CEO Jay Kelley
SPIRE LABS, the Chattanooga-based social-network platform for employers and payers fostering healthy behavior among covered lives, has raised nearly $4.9MM in capital from Seed and Series A investors since inception, said CEO Jay Kelley.
Kelley splits his time between Spire Labs' headquarters in Chattanooga and its business-development and engagement office in Nashville, where he resides with his family.
Spire's social platform users "connect with and support each other through teams, challenges, competitions" and social-points, leveraging Spire content or integrating the platform with employers' existing rewards programs, health content, and other wellness assets.
Spire has adequate capital access to fund its continued growth and "it remains to be seen" whether or not it will pursue a Series B raise, said Kelley, 43.
The company would probably entertain taking-on "smart money" from a new strategic or individual investor who could help further accelerate its already robust expansion in the population health, healthcare and employee-engagement space, according to Kelley.
Asked about selling the company, Kelley said an eventual exit to a strategic buyer is probably the most likely outcome. Spire owners are now focused on growth, but "keeping our peripheral vision open to other possibilities."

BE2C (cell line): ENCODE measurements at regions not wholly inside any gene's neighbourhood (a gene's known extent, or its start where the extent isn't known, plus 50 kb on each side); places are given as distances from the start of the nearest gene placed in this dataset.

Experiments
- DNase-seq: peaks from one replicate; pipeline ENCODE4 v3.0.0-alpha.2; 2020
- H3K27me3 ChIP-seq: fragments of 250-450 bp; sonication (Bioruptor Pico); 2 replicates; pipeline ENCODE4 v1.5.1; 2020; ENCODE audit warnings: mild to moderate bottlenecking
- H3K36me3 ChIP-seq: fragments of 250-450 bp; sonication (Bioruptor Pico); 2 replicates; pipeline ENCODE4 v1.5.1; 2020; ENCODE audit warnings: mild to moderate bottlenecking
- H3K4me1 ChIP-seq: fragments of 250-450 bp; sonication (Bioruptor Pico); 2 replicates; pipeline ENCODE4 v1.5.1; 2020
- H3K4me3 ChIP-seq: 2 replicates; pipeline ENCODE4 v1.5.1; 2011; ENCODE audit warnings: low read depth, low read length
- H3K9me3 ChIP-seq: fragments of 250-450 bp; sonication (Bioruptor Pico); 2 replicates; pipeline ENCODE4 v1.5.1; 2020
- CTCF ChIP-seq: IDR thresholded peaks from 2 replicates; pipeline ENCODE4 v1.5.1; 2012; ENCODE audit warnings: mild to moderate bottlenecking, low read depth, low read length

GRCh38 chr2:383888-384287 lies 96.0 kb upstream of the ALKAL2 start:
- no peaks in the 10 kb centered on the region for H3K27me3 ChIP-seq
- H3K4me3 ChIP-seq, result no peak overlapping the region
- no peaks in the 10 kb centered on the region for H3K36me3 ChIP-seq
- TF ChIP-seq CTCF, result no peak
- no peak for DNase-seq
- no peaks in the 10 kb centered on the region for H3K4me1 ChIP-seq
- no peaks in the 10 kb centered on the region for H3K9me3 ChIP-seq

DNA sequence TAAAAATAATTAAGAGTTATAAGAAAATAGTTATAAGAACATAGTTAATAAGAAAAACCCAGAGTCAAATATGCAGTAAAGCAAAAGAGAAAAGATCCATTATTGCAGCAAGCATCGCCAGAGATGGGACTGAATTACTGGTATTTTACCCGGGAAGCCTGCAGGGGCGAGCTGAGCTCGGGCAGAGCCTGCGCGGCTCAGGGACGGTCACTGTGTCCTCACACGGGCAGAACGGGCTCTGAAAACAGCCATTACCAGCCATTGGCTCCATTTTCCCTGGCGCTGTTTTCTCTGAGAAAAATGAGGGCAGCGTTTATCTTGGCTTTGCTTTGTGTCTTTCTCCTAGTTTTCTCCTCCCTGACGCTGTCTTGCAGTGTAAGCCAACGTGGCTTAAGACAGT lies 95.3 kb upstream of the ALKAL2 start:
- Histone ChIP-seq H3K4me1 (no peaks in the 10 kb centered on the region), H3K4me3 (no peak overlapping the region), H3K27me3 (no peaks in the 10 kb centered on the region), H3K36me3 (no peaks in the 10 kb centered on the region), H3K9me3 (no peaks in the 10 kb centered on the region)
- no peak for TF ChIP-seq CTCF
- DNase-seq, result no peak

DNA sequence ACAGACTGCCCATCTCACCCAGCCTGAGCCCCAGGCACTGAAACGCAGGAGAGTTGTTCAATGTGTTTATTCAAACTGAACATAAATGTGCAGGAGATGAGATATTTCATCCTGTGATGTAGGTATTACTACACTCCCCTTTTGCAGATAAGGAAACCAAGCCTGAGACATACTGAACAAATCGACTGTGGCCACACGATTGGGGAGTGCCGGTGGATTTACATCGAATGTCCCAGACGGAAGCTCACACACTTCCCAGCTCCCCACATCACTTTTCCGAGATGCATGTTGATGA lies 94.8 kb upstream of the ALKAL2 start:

Meanwhile, the company welcomes conversations with partners looking to socialize their existing offerings or enter completely new enterprise segments with a turnkey solution.
Platform partnerships are essential, Kelley said, if a social-media company is to address a wide range of opportunities and an even wider range of factors affecting overall consumer response to health and wellness communications signals.
As an example, Kelley cited Spire's recently announced partnership with New York-based Pathsight, a predictive analytics company, as a case-in-point.
Kelley said he is aware of both potential strategic buyers and the emergence of competitors in the sector.
For example, UnitedHealthcare offers its Rally platform, Virgin offers Pulse and Cerner offers Cerner Wellness (PureWellness).
The CEO also noted that independent, private equity-backed competitors include Denver-based Welltok. Earlier reports show Welltok in 2014-15 bought at least four related companies: Silverlink, Predilytics and Zamzee.
VNC research also shows that in 2013 Louisville-based Humana bought Boston-based Healthrageous, which by some trade-media accounts was to augment its Humana Vitality offering. Kelley confirmed that he and his team have spent time getting to know the Louisville healthcare scene, as well as Nashville's.
In the two years prior to Kelley joining in 2012, the company -- originally operating as Consumer-oriented LifeKraze LLC -- raised $250K Seed money. It converted to Spire Labs Inc. in June 2015. For more on LifeKraze, please read our earlier story.